Deans' stroke musings

Changing stroke rehab and research worldwide now.Time is Brain!Just think of all the trillions and trillions of neurons that DIE each day because there are NO effective hyperacute therapies besides tPA(only 12% effective). I have 493 posts on hyperacute therapy, enough for researchers to spend decades proving them out. These are my personal ideas and blog on stroke rehabilitation and stroke research. Do not attempt any of these without checking with your medical provider. Unless you join me in agitating, when you need these therapies they won't be there.

What this blog is for:

Shortly after getting out of the hospital and getting NO information on the process or protocols of stroke rehabilitation and recovery I started searching on the internet and found that no other survivor received useful information. This is an attempt to cover all stroke rehabilitation information that should be readily available to survivors so they can talk with informed knowledge to their medical staff. It's quite disgusting that this information is not available from every stroke association and doctors group.
My back ground story is here:http://oc1dean.blogspot.com/2010/11/my-background-story_8.html

Tuesday, July 17, 2018

Is There Full or Proportional Somatosensory Recovery in the Upper Limb After Stroke?

But what the hell are the protocols to get to that 70%, or 86%, or 69% recovery? Or are we on our own to read a Margaret Yekutiel  book about this from 2001, 'Sensory Re-Education of the Hand After Stroke'? And figure it all out for ourselves?

Is There Full or Proportional Somatosensory Recovery in the Upper Limb After Stroke? Investigating Behavioral Outcome and Neural Correlates




Background. Proportional motor recovery in the upper limb has been investigated, indicating about 70% of the potential for recovery of motor impairment within the first months poststroke.  
Objective. To investigate whether the proportional recovery rule is applicable for upper-limb somatosensory impairment and to study underlying neural correlates of impairment and outcome at 6 months.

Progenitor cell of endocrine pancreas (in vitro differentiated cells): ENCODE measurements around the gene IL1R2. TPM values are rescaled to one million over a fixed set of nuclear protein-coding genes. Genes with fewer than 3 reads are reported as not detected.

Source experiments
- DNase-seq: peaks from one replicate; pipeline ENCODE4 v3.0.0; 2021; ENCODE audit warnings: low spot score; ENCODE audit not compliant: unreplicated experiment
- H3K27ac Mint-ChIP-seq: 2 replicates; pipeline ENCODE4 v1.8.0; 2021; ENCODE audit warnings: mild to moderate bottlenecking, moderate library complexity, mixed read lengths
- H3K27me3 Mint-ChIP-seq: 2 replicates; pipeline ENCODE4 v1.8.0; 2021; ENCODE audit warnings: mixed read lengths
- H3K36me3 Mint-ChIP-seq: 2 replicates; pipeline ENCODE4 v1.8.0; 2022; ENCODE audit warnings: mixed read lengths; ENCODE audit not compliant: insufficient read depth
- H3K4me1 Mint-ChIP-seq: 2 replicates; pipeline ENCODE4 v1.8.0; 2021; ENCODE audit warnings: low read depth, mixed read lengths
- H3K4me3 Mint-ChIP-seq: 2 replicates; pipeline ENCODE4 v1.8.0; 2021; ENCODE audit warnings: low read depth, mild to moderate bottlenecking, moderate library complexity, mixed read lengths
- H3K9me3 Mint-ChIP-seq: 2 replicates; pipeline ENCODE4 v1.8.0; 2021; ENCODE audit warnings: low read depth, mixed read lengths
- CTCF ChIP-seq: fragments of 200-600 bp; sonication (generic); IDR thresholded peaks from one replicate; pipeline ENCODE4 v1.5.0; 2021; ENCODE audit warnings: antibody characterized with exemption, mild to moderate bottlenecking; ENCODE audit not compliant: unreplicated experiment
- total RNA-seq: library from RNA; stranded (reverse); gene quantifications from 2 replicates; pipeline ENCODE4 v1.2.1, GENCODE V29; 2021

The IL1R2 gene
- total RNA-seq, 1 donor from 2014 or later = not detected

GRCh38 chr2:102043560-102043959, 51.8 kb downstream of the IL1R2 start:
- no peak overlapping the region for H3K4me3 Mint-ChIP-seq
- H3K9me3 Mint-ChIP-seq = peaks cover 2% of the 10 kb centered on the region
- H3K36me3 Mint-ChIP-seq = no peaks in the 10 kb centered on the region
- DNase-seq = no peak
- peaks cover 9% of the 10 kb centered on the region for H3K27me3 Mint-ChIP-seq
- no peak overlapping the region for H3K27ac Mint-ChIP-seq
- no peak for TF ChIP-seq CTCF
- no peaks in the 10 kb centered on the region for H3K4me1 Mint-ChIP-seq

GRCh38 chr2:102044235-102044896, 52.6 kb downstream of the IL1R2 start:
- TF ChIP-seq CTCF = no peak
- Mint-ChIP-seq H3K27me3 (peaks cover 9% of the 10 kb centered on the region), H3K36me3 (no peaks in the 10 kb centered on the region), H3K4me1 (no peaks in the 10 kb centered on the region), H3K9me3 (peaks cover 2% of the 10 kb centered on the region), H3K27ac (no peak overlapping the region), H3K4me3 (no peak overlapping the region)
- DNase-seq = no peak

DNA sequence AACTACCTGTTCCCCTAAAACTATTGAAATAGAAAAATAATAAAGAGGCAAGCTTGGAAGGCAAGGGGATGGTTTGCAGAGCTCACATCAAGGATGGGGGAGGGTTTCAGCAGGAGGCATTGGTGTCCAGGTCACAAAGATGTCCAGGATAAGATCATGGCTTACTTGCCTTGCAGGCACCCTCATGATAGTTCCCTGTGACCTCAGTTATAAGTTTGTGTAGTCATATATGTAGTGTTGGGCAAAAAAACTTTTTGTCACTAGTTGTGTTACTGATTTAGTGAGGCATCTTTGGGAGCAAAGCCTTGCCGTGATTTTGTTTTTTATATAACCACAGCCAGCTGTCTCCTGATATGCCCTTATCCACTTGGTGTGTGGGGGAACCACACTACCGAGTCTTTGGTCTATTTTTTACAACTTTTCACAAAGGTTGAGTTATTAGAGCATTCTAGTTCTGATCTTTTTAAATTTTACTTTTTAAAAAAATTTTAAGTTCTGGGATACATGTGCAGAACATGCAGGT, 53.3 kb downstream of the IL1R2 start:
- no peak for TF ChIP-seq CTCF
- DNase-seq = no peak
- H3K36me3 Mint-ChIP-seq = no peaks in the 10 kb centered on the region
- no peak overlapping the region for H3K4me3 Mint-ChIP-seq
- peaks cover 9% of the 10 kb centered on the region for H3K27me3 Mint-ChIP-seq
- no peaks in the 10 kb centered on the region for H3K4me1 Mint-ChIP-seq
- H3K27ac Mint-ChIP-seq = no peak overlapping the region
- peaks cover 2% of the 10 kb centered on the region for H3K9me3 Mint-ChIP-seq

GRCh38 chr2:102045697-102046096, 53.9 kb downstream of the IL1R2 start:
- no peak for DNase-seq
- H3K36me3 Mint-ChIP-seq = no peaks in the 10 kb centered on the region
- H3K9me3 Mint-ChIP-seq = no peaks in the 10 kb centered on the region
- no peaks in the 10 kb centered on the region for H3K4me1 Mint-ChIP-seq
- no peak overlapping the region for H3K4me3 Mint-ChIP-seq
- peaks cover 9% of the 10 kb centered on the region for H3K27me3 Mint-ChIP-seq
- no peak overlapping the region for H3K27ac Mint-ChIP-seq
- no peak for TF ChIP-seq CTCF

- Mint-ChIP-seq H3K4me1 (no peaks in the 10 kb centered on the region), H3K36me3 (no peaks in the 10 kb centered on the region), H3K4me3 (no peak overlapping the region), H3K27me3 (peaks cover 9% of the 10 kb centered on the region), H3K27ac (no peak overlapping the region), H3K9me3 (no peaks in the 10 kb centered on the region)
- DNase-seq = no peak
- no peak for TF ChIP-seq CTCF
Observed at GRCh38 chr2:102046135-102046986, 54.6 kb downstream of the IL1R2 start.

Methods. A total of 32 patients were evaluated at 4 to 7 days and 6 months using the Erasmus MC modification of the revised Nottingham Sensory Assessment (NSA) for impairment of (1) somatosensory perception (exteroception) and (2) passive somatosensory processing (sharp/blunt discrimination and proprioception); (3) active somatosensory processing was evaluated using the stereognosis component of the NSA. Magnetic resonance imaging scans were obtained within 1 week poststroke, from which lesion load (LL) was calculated for key somatosensory tracts.  
Results. Somatosensory perception fully recovered within 6 months. Passive and active somatosensory processing showed proportional recovery of 86% (95% CI = 79%-93%) and 69% (95% CI = 49%-89%), respectively. Patients with somatosensory impairment at 4 to 7 days showed significantly greater thalamocortical and insulo-opercular tracts (TCT and IOT) LL (P < .05) in comparison to patients without impairment. Sensorimotor tract disruption at 4 to 7 days did not provide significant contribution above somatosensory processing score at 4 to 7 days when predicting somatosensory processing outcome at 6 months.
Conclusions. Our sample of stroke patients assessed early showed full somatosensory perception but proportional passive and active somatosensory processing recovery. Disruption of both the TCT and IOT early after stroke appears to be a factor associated with somatosensory impairment but not outcome.

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